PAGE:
Cannabis is more than a plant. But limiting cannabis to a single definition would be minimizing the fascinating connection our species has with the Cannabacea family. Cannabis is medicine for millions of people all around the world, and it can bring about laughter, enlightenment, and togetherness—and it may be something very personal but also something to share with those you care about. Cannabis culture is intrinsically linked to music, art, thought, and (unfortunately) politics. Marijuana has a significant impact on bringing people together across all spectrums because of its connection to cannabis culture. Cannabis culture’s second pillar is that it brings people together – no matter where you worship weed: Cannabis connects individuals, heightens emotions, and promotes enlightenment. The primary emphasis in weed culture is on togetherness — lighting up as a group, passing the blunt around, and experimenting and experiencing higher states together.
Cannabis culture shops are hotspots for individuals to exchange information, enthusiasm, and experiences about cannabis with like-minded people. However, this comes at a price; many nations do not acknowledge these firms or their consumers as having the legal right to produce/consume/distribute marijuana. The cannabis movement would argue that the government has no right to restrict people’s health and pleasure, so the dispute is really one of public policy vs. the general public. There’s a reason people have been so passionate about marijuana throughout history, even during America’s “Reefer Madness” days in the early-mid 1900s.
The culture of cannabis was created by its supporters, and vice versa. Modern society has ridiculed millions of stoners, potheads, hippies, and naturopaths throughout history, but the advocates of marijuana have been boosted by the advantages that this plant provides. Even in the face of impending persecution and jail time, marijuana smokers from around the world have maintained that this “herb” is a beneficial influence and should not be characterized as a “narcotic” by many governments. As another defining feature of cannabis culture that is simultaneously shared across nations, cannabis is therefore worth defending since it encompasses an important component of our human rights to health, happiness, and longevity.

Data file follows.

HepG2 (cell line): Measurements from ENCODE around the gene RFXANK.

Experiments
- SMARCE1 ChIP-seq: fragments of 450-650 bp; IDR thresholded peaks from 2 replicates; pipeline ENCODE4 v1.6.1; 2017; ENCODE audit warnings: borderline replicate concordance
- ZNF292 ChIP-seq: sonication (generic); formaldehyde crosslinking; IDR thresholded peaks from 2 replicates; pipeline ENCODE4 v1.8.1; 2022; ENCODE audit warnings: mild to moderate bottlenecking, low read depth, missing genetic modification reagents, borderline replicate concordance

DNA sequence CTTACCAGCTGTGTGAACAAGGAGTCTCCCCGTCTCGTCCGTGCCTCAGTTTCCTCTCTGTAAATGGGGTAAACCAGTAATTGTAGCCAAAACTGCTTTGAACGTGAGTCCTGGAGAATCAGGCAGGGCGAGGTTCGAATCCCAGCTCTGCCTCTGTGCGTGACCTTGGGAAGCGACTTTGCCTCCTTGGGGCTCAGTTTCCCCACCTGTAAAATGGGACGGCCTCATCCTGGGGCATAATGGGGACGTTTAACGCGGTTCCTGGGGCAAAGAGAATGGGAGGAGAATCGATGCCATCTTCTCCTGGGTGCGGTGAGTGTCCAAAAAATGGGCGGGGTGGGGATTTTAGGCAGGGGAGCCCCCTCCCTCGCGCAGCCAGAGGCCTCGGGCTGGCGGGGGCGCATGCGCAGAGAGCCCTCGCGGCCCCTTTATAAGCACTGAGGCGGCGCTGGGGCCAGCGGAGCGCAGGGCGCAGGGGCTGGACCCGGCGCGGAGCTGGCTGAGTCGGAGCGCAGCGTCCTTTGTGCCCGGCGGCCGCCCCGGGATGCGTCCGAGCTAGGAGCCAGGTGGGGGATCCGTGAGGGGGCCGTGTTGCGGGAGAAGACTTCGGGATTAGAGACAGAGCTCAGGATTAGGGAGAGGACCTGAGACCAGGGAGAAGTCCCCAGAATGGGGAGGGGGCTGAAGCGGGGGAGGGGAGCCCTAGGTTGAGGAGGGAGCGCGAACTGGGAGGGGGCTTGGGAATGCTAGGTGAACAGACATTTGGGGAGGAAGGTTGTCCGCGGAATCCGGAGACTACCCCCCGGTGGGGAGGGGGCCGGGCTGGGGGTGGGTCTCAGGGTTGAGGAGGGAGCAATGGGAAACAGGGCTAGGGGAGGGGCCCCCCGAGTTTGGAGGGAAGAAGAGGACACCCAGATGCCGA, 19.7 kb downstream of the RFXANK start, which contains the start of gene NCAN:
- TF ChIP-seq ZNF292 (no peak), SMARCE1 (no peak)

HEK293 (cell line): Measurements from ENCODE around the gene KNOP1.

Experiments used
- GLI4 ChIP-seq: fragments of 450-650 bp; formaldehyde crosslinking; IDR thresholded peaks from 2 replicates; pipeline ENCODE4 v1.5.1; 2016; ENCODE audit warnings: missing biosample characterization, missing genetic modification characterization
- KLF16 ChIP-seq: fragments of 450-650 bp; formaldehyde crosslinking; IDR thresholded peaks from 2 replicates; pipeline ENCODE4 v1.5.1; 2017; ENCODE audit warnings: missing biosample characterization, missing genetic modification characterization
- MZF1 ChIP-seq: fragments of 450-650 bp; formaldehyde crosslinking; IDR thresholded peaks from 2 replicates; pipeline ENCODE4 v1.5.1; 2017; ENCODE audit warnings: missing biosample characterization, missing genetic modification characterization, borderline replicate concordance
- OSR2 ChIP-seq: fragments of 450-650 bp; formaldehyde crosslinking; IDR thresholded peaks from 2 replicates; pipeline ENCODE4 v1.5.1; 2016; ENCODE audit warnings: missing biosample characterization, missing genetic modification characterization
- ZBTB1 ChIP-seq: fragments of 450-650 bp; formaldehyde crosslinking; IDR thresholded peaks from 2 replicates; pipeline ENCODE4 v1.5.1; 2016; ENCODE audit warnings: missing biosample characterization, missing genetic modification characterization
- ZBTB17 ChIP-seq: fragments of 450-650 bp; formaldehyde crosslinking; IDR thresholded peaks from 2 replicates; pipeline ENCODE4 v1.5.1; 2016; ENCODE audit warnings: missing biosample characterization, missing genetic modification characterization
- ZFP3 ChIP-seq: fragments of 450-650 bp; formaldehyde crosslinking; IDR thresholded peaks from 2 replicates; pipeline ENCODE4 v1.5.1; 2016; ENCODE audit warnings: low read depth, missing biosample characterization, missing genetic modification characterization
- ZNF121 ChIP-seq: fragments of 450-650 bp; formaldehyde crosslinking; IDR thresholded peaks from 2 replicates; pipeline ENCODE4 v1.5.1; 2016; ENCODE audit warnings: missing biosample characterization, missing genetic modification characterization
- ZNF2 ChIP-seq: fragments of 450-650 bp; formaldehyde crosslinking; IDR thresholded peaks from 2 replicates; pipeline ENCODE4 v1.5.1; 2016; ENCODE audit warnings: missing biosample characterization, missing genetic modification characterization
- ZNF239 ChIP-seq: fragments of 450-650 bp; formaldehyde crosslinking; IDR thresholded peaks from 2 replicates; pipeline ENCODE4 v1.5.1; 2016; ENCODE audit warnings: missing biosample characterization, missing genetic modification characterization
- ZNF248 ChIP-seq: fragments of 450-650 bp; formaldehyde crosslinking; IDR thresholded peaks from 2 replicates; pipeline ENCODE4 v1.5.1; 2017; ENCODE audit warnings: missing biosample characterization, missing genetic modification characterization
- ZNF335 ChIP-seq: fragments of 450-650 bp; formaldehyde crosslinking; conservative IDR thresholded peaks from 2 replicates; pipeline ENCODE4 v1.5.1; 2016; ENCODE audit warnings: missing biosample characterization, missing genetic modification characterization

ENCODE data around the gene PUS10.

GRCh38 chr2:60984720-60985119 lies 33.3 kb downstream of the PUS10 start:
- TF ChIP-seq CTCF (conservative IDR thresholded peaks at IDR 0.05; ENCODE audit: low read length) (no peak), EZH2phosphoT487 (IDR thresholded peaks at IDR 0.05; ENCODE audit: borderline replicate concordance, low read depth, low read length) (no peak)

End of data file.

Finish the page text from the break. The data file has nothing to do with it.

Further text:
The motive behind cannabis activism was always about health and well-being, which is what you might call this element of “underground culture.” There’s something appealing about the idea of supporting cannabis being an outlaw, especially if you live in a country where marijuana legalization isn’t on the horizon.
Cannabis can have a significant influence on someone’s quality of life, whether you need it for medical purposes or just to enjoy how it makes you feel. It’s possible that one of the main reasons why cannabis advocates are so firm in their defense of this plant and its many applications is because of this. Cannabis has been used to treat pains and aches, as well as epileptic seizures, sleep better, and boost appetite among others. Cannabis not only helps people with a variety of medical issues, but also those who use it recreationally. In this sense, medical marijuana is something to share with those you care about since you want to be healthy but also want your loved ones to be well. In this way, the culture of cannabis is all about being a shared experience, particularly if your aims are to live long and thrive. We keep emphasizing this notion of “community” or “belonging,” which is essentially what marijuana is all about: sharing stories, knowledge, experiences, and collaborating for common goals like quality of life.